WSJ: The FCC's New Net Neutrality Rules Will OK Pay-to-Play

Initial reports about the FCC's hotly anticipated net neutrality rules are out, and they are foreboding. While they'll prevent broadband providers from blocking legal content on the internet, it does not explicitly ban companies from paying for better service. While that's bad for net neutrality, it's not entirely a surprise.

Net neutrality advocates have long hoped that the FCC would rise up to protect the free and open internet, after a U.S. Appeals Court came down on the side of big telecom and threw out an earlier version of the FCC's rules. That version did make it illegal for telecom companies to offer pay-to-play deals to internet companies, but the FCC chose not to appeal. Not long after that, FCC chairman Tom Wheeler said that the commission would write new "Open internet" rules. On Wednesday, he said that he'd circulate a draft of the new rules on Thursday and that the agency will meet on May 15 to discuss everything.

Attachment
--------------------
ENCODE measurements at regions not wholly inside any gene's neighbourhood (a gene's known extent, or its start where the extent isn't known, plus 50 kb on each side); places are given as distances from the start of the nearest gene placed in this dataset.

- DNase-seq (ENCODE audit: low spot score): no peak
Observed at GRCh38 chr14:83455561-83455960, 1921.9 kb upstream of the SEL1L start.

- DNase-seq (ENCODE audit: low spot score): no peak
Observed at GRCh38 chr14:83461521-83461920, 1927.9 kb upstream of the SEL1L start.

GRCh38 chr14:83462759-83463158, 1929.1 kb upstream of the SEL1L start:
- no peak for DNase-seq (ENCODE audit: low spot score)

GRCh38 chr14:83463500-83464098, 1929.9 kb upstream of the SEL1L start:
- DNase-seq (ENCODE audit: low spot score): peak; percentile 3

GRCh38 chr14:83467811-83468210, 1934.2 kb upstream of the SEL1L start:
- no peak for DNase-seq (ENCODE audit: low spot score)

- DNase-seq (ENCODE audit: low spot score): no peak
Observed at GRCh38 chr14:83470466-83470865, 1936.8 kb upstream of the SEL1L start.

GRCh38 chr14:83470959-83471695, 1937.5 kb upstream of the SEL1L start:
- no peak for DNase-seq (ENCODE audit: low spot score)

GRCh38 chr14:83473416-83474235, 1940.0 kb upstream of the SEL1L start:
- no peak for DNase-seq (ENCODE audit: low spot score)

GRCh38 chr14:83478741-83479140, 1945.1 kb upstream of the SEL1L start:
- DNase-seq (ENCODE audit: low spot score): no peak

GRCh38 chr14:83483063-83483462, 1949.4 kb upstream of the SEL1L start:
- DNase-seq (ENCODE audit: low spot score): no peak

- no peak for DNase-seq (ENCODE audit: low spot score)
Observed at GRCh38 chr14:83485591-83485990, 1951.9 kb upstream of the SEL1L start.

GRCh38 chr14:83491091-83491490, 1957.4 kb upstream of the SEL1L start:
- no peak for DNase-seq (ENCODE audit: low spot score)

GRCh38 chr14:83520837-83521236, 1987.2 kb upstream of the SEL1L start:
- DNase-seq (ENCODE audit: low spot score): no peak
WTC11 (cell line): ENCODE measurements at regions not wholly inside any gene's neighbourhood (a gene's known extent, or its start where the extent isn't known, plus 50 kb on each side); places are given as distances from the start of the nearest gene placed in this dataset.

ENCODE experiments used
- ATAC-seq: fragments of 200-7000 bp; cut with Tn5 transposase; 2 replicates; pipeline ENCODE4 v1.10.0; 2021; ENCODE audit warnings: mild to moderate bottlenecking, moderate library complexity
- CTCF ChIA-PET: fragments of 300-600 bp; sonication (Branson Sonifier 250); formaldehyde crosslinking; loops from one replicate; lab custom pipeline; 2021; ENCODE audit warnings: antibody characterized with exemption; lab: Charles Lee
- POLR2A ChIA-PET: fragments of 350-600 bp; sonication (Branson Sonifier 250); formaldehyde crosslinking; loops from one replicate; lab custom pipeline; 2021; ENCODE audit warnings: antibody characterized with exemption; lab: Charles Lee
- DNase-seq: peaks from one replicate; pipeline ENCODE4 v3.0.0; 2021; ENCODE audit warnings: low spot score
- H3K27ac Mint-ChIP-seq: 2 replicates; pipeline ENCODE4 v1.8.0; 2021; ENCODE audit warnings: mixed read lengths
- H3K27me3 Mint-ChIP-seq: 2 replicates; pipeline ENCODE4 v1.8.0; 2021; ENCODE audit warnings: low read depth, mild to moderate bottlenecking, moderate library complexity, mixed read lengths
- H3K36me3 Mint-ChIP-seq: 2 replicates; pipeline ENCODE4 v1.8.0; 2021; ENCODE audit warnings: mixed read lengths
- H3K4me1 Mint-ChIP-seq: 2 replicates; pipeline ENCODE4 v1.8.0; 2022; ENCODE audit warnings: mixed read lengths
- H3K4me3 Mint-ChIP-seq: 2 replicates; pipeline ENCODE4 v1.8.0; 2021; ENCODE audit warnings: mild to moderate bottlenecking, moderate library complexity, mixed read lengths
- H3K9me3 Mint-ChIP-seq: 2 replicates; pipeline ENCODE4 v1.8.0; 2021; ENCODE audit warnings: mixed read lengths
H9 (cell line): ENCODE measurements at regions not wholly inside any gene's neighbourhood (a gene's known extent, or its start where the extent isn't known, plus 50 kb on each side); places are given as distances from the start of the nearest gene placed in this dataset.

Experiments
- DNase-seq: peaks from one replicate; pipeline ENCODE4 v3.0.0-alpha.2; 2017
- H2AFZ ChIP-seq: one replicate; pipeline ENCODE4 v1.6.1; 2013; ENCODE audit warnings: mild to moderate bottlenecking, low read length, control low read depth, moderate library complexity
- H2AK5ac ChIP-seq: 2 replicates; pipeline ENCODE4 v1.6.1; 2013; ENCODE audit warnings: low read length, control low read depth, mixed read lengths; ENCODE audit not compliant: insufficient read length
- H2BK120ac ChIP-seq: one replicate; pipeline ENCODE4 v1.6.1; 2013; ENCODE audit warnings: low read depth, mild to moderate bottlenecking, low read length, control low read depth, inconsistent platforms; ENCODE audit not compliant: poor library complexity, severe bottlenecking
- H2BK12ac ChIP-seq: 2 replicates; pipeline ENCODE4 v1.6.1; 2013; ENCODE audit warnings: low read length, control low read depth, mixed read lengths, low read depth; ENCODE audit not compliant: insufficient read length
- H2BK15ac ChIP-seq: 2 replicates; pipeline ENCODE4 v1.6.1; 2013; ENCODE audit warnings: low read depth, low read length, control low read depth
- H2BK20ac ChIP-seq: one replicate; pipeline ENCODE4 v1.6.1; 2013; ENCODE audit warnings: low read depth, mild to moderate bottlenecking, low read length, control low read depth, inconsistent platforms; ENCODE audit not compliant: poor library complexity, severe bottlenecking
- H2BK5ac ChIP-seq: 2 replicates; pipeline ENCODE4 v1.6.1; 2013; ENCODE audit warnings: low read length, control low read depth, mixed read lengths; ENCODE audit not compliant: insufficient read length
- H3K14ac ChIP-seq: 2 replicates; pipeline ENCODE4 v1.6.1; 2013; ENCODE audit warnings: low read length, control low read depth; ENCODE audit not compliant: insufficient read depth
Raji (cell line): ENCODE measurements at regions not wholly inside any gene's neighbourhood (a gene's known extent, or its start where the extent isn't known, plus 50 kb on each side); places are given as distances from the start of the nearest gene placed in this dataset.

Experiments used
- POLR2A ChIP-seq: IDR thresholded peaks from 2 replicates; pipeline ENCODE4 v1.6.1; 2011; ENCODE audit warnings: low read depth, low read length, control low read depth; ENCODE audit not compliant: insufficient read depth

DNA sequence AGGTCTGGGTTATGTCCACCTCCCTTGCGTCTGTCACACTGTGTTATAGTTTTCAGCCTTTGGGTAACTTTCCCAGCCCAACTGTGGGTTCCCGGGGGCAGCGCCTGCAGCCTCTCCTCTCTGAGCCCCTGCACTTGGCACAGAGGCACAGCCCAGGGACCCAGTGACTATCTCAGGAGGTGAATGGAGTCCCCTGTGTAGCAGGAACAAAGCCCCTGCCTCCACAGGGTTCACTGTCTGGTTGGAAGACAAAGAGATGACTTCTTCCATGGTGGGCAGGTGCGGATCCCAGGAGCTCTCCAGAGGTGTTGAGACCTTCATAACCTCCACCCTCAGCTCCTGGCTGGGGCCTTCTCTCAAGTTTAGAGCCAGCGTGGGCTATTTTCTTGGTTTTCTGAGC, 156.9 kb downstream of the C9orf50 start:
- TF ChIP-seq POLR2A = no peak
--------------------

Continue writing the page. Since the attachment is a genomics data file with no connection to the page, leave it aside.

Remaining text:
Wheeler has said in the past that the new net neutrality rules would not address pay-to-play deals, also referred to as interconnection. And by not addressing interconnection, the FCC is more or less opening the floodgates for more backroom deals between service providers and corporations that can afford to pay for preferential treatment. This, many say, will create an uneven playing field for business on the internet, since big companies can gain a competitive advantage over start ups with the power of their checkbooks. It's already happening.

There is hope. We don't know exactly what the FCC will propose, because they haven't proposed it. The Journal could be wrong. Or the government could have something else up its sleeve, some other way to protect net neutrality. After all, when the last set of FCC rules were tossed out, the White House did say that President Obama "remains committed to an open internet, where… online innovators are allowed to compete on a level playing field based on the quality of their products."

So dig in, folks. This is going to be a long fight. It already has been. [WSJ]

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